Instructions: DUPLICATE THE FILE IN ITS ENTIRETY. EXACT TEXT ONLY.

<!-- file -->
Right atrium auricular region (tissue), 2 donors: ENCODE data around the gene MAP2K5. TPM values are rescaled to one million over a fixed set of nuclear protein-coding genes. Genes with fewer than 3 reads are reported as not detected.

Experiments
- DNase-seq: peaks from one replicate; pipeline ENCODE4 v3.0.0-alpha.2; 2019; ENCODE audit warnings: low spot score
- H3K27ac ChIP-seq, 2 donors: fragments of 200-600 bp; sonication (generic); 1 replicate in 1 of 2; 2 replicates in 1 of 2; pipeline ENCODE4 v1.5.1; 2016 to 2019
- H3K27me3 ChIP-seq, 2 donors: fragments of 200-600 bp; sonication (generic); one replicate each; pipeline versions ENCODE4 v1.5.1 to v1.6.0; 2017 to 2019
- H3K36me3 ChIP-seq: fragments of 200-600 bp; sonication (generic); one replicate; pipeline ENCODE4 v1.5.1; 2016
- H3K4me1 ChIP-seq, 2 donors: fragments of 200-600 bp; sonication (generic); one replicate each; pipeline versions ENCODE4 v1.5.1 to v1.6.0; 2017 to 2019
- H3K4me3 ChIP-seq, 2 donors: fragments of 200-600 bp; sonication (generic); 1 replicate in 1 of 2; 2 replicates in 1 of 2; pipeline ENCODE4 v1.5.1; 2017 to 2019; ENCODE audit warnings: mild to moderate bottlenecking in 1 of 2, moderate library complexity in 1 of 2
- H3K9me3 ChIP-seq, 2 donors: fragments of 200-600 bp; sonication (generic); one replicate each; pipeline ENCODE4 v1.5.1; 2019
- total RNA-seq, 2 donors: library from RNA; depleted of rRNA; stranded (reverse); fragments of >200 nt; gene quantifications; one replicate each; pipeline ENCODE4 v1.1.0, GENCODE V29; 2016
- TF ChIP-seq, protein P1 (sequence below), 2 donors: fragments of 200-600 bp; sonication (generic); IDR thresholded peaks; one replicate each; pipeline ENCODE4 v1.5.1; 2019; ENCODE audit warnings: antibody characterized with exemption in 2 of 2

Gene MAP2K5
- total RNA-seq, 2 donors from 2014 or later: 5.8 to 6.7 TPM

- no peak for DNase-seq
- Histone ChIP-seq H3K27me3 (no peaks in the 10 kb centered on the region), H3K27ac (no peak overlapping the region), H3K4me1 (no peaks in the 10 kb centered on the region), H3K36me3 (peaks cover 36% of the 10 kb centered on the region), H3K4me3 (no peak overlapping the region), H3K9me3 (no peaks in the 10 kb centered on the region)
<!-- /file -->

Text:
Right atrium auricular region (tissue), 2 donors: ENCODE data around the gene MAP2K5. TPM values are rescaled to one million over a fixed set of nuclear protein-coding genes. Genes with fewer than 3 reads are reported as not detected.

Experiments
- DNase-seq: peaks from one replicate; pipeline ENCODE4 v3.0.0-alpha.2; 2019; ENCODE audit warnings: low spot score
- H3K27ac ChIP-seq, 2 donors: fragments of 200-600 bp; sonication (generic); 1 replicate in 1 of 2; 2 replicates in 1 of 2; pipeline ENCODE4 v1.5.1; 2016 to 2019
- H3K27me3 ChIP-seq, 2 donors: fragments of 200-600 bp; sonication (generic); one replicate each; pipeline versions ENCODE4 v1.5.1 to v1.6.0; 2017 to 2019
- H3K36me3 ChIP-seq: fragments of 200-600 bp; sonication (generic); one replicate; pipeline ENCODE4 v1.5.1; 2016
- H3K4me1 ChIP-seq, 2 donors: fragments of 200-600 bp; sonication (generic); one replicate each; pipeline versions ENCODE4 v1.5.1 to v1.6.0; 2017 to 2019
- H3K4me3 ChIP-seq, 2 donors: fragments of 200-600 bp; sonication (generic); 1 replicate in 1 of 2; 2 replicates in 1 of 2; pipeline ENCODE4 v1.5.1; 2017 to 2019; ENCODE audit warnings: mild to moderate bottlenecking in 1 of 2, moderate library complexity in 1 of 2
- H3K9me3 ChIP-seq, 2 donors: fragments of 200-600 bp; sonication (generic); one replicate each; pipeline ENCODE4 v1.5.1; 2019
- total RNA-seq, 2 donors: library from RNA; depleted of rRNA; stranded (reverse); fragments of >200 nt; gene quantifications; one replicate each; pipeline ENCODE4 v1.1.0, GENCODE V29; 2016
- TF ChIP-seq, protein P1 (sequence below), 2 donors: fragments of 200-600 bp; sonication (generic); IDR thresholded peaks; one replicate each; pipeline ENCODE4 v1.5.1; 2019; ENCODE audit warnings: antibody characterized with exemption in 2 of 2

Gene MAP2K5
- total RNA-seq, 2 donors from 2014 or later: 5.8 to 6.7 TPM

- no peak for DNase-seq
- Histone ChIP-seq H3K27me3 (no peaks in the 10 kb centered on the region), H3K27ac (no peak overlapping the region), H3K4me1 (no peaks in the 10 kb centered on the region), H3K36me3 (peaks cover 36% of the 10 kb centered on the region), H3K4me3 (no peak overlapping the region), H3K9me3 (no peaks in the 10 kb centered on the region)